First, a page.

Interns or Changemakers? These Bright Students Are Both

The National Geographic Society is thrilled to welcome 18 driven, talented, and compassionate interns this month. The academic achievements of our 2021 intern class are equaled only by their commitment to effecting positive change in their communities and the world at large. Continue reading Interns or Changemakers? These Bright Students Are Both

Learn About the Ocean – Anytime, Anywhere

Less than eight percent of the ocean is protected, and yet the ocean covers 70 percent of the planet. The ocean sustains life for all of us who live here, including more than half of the air we humans breathe. We gain food, jobs, travel, recreation, knowledge, growth, and innumerable opportunities from the ocean, and yet we do not give back all that we take. With 42% of the world’s population under the age of 25, we believe that young people and – you – the educators who reach them are key to addressing our planet’s most pressing problems and sustaining a thriving planet. But our greatest stewards of the ocean are learning in classrooms right this minute, and whether they are learning along coastlines or far from the ocean itself inland, and here’s some inspiration for how you can do this for our ocean from fellow educators. Continue reading Learn About the Ocean – Anytime, Anywhere

10 Self-Care Tips From My Busy Life as a Youth Leader

Sanah Jivani, a member of the #GenGeo community, wrote this post. Cultivating a practice of self-care can be a powerful tool for youth leaders to stay grounded in their work. What better time to start than now, during Mental Health Awareness Month? I learned the importance of self-care beginning in middle school, when my hair fell out suddenly and I was diagnosed with alopecia universalis, … Continue reading 10 Self-Care Tips From My Busy Life as a Youth Leader

Teaching is an Act of Poetry

I want you to take a moment to see that every inch of what you have done this year as an educator and as a learner, as a human being, is already an act of poetry. When you have engaged in science and geography learning, espousing the Explorer Mindset through curiosity, observation and collaboration, you have been an act of poetry asking others to exchange with you and with each other their unique experiences. When you have asked them to study the history of those who came before them, to explore ancient civilizations and understand the human journey, they connect themselves to the wind and the tastes and the smells and the feeling of being in those moments, in the poetry of the bones of those who came before us. When you ask them to solve math problems and calculate the physics of how our shared planet operates, when you humanize numerical interactions, you are asking them to feel that sense of meaningful struggle and discovery and seeking out ways to understand things with universal connective tissues.  Continue reading Teaching is an Act of Poetry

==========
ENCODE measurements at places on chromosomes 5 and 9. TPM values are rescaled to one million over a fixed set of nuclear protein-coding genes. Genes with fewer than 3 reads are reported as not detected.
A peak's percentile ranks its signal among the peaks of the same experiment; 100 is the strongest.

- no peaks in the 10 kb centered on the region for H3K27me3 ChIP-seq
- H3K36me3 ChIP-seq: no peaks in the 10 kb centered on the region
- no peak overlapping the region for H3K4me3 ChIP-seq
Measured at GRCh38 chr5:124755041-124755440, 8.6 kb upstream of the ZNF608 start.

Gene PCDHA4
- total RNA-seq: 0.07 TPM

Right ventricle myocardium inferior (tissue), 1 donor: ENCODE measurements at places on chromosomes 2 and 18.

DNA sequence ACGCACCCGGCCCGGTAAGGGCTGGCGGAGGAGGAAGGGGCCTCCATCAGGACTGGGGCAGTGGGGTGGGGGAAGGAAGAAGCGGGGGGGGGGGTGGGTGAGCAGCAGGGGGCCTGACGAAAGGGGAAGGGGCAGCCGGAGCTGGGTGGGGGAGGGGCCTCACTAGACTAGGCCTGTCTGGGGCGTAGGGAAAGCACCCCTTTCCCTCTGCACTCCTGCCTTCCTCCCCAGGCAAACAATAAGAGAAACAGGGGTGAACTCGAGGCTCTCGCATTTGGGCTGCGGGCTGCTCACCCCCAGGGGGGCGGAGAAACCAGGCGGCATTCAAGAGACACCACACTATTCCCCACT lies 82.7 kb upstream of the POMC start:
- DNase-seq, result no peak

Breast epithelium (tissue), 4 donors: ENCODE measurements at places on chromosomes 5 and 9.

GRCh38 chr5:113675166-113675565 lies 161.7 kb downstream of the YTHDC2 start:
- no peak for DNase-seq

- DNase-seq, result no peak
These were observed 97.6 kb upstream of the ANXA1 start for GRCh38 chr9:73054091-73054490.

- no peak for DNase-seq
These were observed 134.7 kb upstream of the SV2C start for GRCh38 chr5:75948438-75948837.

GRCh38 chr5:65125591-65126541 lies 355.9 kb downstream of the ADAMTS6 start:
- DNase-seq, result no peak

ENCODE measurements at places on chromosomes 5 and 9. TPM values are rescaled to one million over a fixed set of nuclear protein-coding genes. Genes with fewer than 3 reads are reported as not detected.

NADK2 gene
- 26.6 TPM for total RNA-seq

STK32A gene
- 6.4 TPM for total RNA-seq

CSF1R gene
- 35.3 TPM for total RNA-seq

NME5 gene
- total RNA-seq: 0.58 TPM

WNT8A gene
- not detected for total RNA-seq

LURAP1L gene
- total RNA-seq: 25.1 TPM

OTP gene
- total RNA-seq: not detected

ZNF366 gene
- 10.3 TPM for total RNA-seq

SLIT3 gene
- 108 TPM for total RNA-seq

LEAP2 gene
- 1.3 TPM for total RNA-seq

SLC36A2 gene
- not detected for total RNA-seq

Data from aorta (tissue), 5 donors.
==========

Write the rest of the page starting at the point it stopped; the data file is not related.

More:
Archival image of 1921 Tulsa Race Massacre

Revisit History in Our Virtual Field Trip

Our history is made up of stories, but there are stories from our past that have been silenced—sometimes for centuries. In order to fully understand our present, we must reckon with our past. The National Geographic Virtual Field Trip: Revisiting History focused on difficult but critical moments in history, specifically the systemic racism against Black communities in the United States. Originally airing on June 9, … Continue reading Revisit History in Our Virtual Field Trip